Romney Ryan 2012 Will Curb Government Spending, Something Obama is Incapable of Doing

Editor’s Note: This is the second of a five part series that compares and contrasts the Romney-Ryan plan with the Obama-Biden plan on entitlements, spending/debt, taxes, jobs, and health care.

The fundamental problem America is suffering from today is out of control levels of spending which are drowning us in red ink.

The Bush administration added $4.9 trillion of national debt over two terms of spending. By the end of the Obama administration’s term, the U.S. Treasury projects that another $6.2 trillion in debt will be added. In other words, these last two administrations will have added about twice as much debt ($11.1 trillion) than the previous 42 administrations combined ($5.7 trillion).

This is insane. The left is obsessed with the fact that the Bush administration lowered tax rates across the board for everyone, which they believe is the cause of the exceptionally high levels of debt over the last 12 years. What they ignore is the fact that federal spending has doubled over that same time period.

Spending

Over the last 50 years, federal revenues (taxes) as a percentage of GDP have fluctuated anywhere from 15-20%, with the all-time high being at 20% by the end of the Clinton administration, and the Bush administration lowering it back down to 16.3% by the end of its term.

 

But federal spending as a percentage of GDP has ballooned from its historic rate of 20% to 26% today. In other words, we’re taxing less and spending way more.

 

The record high we’ve ever taxed GDP was at 20% by 2000. To match today’s levels of spending, we’d have to raise taxes on all incomes to a new record high of 25%.

Or we can get spending back under control.

Obama-Biden Plan: President Barack Obama and Vice President Joe Biden would have you believe that any talk of spending cuts is “Draconian,” “Machiavellian,” and “social Darwinism.” They would also have you believe that simply raising taxes on the wealthiest Americans will solve all our debt problems. They claim that the rich “aren’t paying their fair share.” Yet according to the non-partisan Congressional Budget Office (CBO), the actual amount paid in taxes by the wealthy is higher than it was before the recession, while the effective income tax rate of the richest 1% is 29.5% when including all federal taxes, or about twice the 15.1% paid by middle class families.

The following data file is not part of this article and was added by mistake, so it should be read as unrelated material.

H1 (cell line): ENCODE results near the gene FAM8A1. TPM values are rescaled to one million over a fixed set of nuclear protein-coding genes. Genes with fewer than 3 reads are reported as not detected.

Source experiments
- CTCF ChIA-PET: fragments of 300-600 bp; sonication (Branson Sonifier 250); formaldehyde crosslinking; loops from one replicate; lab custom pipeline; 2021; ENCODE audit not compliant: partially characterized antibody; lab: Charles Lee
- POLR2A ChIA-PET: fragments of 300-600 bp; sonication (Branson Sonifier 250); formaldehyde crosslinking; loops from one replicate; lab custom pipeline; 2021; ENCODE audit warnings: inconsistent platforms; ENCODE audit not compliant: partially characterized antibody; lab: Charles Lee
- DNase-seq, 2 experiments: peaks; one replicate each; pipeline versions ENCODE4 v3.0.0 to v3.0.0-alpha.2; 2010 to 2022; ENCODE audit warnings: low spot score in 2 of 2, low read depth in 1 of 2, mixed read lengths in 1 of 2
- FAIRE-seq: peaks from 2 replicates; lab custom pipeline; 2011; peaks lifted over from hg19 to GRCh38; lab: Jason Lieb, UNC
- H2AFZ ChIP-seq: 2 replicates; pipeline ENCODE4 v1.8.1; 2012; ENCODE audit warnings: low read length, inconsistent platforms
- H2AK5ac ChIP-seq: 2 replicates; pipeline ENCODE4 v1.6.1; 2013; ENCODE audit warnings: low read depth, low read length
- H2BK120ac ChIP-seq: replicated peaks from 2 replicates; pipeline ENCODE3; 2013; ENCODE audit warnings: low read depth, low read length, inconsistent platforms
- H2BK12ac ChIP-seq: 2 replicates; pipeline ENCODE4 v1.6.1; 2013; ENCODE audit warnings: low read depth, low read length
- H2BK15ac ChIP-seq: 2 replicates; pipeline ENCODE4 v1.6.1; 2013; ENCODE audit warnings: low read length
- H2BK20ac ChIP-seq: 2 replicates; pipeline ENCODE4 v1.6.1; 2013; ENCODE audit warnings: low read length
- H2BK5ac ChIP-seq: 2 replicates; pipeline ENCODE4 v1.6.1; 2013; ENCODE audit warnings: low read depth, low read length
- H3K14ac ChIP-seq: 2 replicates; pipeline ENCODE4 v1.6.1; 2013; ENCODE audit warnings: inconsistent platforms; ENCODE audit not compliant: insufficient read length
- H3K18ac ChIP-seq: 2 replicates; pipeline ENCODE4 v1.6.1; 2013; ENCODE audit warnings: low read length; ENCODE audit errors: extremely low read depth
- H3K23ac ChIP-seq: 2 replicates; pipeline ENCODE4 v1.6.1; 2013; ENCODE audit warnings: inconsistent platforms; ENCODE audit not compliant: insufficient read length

So what’s “fair?” Fifty percent? Seventy-five percent? Even if we seized 100% of America’s 400 richest billionaires’ combined net worth of $1.5 trillion in assets and income, it wouldn’t even cover 2011’s federal budget deficit of $1.6 trillion.

The liberal Center on Budget and Policy Priorities (CBPP) claims that allowing the Bush tax cuts to expire on the rich would bring in $829 billion extra revenue during the next decade. But according to the CBO, the Obama-Biden budgets are projected to incur $9.5 trillion worth of deficits over that same time period.

In other words, raising tax rates on the rich will only cover 8.7% of deficit spending over the next 10 years. We can’t even raise taxes high enough or fast enough to keep up with Washington’s out-of-control levels of spending.